When I -- again, when I first went to India, in 1995, '96, the polio campaign had had tremendous progress there right up to that point. They just vaccinated a hundred million kids in a single day. And for the first time, people were saying, you know, maybe we really can do something. And so the work that I was doing on tuberculosis control was greatly facilitated by the group -- work that the polio group had done in showing that it was possible. I think that's broadly true in global health, and people recognize that some issues may be hard in health or in development or in global policy, but in health, we can make real progress.

MS. : And you mentioned this issue of health systems, strengthening in health systems. It has been -- is now one of the leading agendas in the Global Health Initiative. And as AIDS has become, in a sense, more of a chronic disease, happily, because of prevention efforts and treatment efforts, some would argue that it may be a base for health systems responding more effectively to management of things like -- (inaudible). Could you just reflect on that a little bit?

FRIEDEN: Well, it has been, actually. If you look at the data, health systems that participate in the PEPFAR program and HIV treatment have higher immunization rates.

They're more likely to provide critical care to women who are in need of assistance with delivery. So they can be a platform, and Ambassador Goosby and I have discussed this extensively.

With the initial PEPFAR, the goal was really just do HIV. With the reauthorization of nearly five years ago, there was a real understanding that we're going to come in under budget and ahead of schedule, but we're also going to build systems. So with PEPFAR dollars, we again trained epidemiologists, established laboratories, strengthened clinical systems, and I think that does provide a critical platform for further development.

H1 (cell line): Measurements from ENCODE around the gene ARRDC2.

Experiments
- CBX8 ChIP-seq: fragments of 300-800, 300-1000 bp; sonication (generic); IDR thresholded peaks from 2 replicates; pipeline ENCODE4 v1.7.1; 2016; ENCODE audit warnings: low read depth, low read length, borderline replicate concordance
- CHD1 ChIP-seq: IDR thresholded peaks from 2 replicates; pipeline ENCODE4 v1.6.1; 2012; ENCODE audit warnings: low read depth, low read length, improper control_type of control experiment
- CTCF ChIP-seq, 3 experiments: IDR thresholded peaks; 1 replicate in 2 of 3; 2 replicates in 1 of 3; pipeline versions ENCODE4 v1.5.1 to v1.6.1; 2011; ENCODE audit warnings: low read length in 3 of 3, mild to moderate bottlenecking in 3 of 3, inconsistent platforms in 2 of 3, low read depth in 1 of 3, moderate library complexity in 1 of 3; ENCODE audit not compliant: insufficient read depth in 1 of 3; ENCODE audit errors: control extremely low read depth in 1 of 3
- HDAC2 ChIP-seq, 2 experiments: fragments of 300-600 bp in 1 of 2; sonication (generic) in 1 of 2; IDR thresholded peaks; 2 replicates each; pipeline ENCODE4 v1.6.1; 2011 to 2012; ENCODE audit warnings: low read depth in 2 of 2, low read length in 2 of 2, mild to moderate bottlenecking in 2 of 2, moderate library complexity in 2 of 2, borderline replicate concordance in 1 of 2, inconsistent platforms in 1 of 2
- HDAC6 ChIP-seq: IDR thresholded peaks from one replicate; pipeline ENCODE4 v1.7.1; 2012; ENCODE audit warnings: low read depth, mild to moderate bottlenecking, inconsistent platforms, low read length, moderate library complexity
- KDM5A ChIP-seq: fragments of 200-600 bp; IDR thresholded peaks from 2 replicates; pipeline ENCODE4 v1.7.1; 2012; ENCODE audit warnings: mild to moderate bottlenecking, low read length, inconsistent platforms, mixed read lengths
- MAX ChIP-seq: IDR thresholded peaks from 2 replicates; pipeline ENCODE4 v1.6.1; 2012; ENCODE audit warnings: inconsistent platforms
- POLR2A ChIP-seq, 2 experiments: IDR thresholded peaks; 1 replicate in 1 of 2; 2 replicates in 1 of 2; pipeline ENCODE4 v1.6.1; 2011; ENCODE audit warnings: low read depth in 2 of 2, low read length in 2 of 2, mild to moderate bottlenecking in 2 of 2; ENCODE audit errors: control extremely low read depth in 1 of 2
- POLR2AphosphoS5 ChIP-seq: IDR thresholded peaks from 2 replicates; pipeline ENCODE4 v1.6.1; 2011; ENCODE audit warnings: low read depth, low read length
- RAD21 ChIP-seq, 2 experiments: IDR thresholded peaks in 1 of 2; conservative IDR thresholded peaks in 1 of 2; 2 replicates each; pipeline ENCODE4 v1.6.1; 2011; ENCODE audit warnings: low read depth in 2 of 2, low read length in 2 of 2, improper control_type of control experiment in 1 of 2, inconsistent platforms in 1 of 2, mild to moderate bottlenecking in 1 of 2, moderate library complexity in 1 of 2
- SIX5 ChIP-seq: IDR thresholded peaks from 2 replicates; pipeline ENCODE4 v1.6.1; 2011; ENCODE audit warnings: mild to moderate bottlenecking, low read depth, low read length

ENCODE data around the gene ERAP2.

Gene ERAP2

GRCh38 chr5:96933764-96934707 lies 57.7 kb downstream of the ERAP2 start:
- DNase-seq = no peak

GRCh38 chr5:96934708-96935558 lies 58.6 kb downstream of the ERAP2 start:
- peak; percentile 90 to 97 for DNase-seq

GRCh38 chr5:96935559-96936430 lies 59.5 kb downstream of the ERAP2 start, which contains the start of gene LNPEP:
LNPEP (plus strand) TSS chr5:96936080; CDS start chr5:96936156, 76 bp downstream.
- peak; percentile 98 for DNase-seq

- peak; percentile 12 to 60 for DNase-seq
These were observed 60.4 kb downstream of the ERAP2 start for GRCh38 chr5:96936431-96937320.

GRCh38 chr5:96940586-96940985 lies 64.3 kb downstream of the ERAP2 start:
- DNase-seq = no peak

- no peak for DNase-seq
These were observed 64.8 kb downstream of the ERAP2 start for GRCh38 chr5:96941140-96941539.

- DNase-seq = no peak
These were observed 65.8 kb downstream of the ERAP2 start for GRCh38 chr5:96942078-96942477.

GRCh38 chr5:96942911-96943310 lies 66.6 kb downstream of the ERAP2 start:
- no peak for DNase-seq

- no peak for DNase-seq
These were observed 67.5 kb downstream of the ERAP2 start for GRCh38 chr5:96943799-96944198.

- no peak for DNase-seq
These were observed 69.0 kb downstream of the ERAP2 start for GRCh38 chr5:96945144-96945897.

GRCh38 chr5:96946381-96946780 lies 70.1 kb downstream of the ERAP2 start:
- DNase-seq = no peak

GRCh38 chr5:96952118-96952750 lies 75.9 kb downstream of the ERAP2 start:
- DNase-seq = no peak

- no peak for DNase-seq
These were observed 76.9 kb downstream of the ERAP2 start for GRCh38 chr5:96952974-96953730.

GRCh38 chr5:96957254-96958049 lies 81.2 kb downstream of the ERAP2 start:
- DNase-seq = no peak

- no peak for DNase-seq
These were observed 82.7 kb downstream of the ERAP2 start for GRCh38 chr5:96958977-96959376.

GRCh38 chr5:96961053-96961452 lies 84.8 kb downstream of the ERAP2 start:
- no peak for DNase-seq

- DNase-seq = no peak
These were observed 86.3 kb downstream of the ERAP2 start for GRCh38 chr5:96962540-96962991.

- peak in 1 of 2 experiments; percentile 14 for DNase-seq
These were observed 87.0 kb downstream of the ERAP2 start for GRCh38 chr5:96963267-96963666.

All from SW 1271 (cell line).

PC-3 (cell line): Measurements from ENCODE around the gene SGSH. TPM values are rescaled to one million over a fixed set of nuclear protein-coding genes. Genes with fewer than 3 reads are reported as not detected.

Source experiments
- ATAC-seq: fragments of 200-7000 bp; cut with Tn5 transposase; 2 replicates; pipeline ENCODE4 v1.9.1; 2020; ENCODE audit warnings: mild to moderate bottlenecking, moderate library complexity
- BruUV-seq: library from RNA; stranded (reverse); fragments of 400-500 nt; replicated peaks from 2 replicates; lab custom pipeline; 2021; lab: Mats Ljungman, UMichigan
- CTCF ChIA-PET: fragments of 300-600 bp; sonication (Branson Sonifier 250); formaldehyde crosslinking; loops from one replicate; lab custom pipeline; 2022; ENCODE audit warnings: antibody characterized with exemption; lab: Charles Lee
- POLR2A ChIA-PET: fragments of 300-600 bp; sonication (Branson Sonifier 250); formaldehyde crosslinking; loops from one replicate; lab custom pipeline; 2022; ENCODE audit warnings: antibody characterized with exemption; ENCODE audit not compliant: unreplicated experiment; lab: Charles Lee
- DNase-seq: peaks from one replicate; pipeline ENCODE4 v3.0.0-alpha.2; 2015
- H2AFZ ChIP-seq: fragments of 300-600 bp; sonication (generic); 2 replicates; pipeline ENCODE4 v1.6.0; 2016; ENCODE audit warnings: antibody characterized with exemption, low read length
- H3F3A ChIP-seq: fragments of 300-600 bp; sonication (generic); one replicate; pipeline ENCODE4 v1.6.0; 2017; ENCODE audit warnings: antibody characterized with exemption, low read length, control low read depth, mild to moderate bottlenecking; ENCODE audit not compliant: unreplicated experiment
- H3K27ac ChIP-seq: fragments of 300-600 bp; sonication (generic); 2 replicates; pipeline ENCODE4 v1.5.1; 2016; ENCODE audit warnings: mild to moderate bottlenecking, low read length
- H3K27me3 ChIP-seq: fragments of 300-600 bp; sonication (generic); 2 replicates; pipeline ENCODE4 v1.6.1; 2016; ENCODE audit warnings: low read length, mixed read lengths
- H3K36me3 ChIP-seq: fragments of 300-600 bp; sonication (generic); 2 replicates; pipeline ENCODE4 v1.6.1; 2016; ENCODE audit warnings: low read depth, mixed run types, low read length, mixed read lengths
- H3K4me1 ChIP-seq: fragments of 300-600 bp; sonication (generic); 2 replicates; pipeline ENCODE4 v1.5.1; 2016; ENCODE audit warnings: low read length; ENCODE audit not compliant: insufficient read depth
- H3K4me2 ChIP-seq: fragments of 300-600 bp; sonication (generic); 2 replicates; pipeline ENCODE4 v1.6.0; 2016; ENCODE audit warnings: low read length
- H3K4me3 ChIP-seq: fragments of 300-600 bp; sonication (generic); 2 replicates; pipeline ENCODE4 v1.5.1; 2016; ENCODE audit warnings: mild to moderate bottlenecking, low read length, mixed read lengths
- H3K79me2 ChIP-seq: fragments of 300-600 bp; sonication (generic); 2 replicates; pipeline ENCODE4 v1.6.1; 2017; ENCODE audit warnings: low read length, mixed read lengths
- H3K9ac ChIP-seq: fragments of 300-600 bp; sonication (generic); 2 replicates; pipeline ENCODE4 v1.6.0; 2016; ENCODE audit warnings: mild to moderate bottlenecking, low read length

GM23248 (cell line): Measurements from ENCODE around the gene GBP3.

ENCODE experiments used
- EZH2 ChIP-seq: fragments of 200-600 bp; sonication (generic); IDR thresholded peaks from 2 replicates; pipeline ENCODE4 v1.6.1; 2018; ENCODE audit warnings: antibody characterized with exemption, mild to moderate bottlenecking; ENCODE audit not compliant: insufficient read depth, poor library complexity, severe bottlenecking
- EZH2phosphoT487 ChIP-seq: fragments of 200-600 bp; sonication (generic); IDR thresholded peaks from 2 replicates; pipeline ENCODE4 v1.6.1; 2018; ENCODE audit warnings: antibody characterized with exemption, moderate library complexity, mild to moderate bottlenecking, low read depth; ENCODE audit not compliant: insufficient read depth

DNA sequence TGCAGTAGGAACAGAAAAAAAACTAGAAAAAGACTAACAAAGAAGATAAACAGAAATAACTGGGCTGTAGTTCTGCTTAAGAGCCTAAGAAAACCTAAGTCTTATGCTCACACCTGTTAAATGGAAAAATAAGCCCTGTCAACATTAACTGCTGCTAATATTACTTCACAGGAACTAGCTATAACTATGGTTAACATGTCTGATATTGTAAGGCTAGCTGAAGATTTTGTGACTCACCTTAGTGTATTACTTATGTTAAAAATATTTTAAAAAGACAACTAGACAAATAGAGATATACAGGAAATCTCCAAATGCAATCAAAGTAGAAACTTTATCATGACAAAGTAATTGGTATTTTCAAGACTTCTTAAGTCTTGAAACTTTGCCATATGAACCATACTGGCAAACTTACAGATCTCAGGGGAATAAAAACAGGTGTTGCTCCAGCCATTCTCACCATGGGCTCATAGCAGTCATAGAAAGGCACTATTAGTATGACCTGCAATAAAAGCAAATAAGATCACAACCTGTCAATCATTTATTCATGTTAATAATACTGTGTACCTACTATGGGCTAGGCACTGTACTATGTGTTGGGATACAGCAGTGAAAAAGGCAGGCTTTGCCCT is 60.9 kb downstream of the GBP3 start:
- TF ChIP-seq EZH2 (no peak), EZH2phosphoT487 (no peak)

MS. : Mmn hmm. You mentioned countries like Brazil that are kind of moving from the sort of recipient country status like Brazil, India, China, others, South Africa, into more of a donor country or sort of expansive. Could you talk a little bit about the sort of south-south collaborations and the degrees to which -- some of those examples that you mentioned that have been so important in terms of U.S. policy are also beginning to emerge perhaps from some of these countries that we used to support with our own funding.

FRIEDEN: Well, we've seen terrific examples of south-south collaboration. For example, we're almost at the finish line with polio now. India has not had a case in more than 18 months, and they have superb surveillance. So we're confident that it's not circulating anywhere there. But Nigeria, Pakistan and Afghanistan still have polio and they have been exporting it to other countries, including Angola and Mozambique. And Brazil, sharing a common language, has been terrific in providing experts and assistance to Angola and Mozambique in addressing polio and other problems, as well as more broadly throughout Africa in addressing a variety of things.

We also are able to recognize the tremendous value of helping the BRICs be better at what they're doing. So just in the past month, for example, we had worked in both China and in Brazil to help strengthen a whole host of systems on influenza surveillance, for example, which strengthened those countries and they keep us safer in this country.